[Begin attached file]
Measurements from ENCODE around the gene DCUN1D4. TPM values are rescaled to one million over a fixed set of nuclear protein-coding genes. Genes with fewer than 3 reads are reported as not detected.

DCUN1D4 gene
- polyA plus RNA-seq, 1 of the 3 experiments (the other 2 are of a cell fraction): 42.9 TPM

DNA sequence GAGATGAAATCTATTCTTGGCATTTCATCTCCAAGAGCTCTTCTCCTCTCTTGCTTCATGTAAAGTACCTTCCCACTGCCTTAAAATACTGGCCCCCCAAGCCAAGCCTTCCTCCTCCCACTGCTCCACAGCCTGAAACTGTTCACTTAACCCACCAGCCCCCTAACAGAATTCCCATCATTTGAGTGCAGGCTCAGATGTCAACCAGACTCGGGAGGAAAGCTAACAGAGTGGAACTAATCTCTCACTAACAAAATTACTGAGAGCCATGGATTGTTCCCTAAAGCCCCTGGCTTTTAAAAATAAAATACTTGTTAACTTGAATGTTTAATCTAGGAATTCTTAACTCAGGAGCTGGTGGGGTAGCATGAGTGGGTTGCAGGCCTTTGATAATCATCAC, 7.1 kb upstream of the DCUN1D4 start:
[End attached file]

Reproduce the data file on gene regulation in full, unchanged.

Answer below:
Measurements from ENCODE around the gene DCUN1D4. TPM values are rescaled to one million over a fixed set of nuclear protein-coding genes. Genes with fewer than 3 reads are reported as not detected.

DCUN1D4 gene
- polyA plus RNA-seq, 1 of the 3 experiments (the other 2 are of a cell fraction): 42.9 TPM

DNA sequence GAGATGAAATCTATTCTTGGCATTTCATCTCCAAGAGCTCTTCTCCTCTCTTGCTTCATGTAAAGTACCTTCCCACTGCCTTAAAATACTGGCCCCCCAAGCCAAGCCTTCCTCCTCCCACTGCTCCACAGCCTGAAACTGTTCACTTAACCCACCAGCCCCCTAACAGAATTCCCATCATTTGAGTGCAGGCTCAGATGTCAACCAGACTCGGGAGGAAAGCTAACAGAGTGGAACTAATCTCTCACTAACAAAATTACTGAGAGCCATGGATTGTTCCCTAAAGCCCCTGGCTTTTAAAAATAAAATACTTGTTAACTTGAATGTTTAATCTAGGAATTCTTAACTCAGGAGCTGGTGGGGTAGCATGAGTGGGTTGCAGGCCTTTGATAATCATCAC, 7.1 kb upstream of the DCUN1D4 start: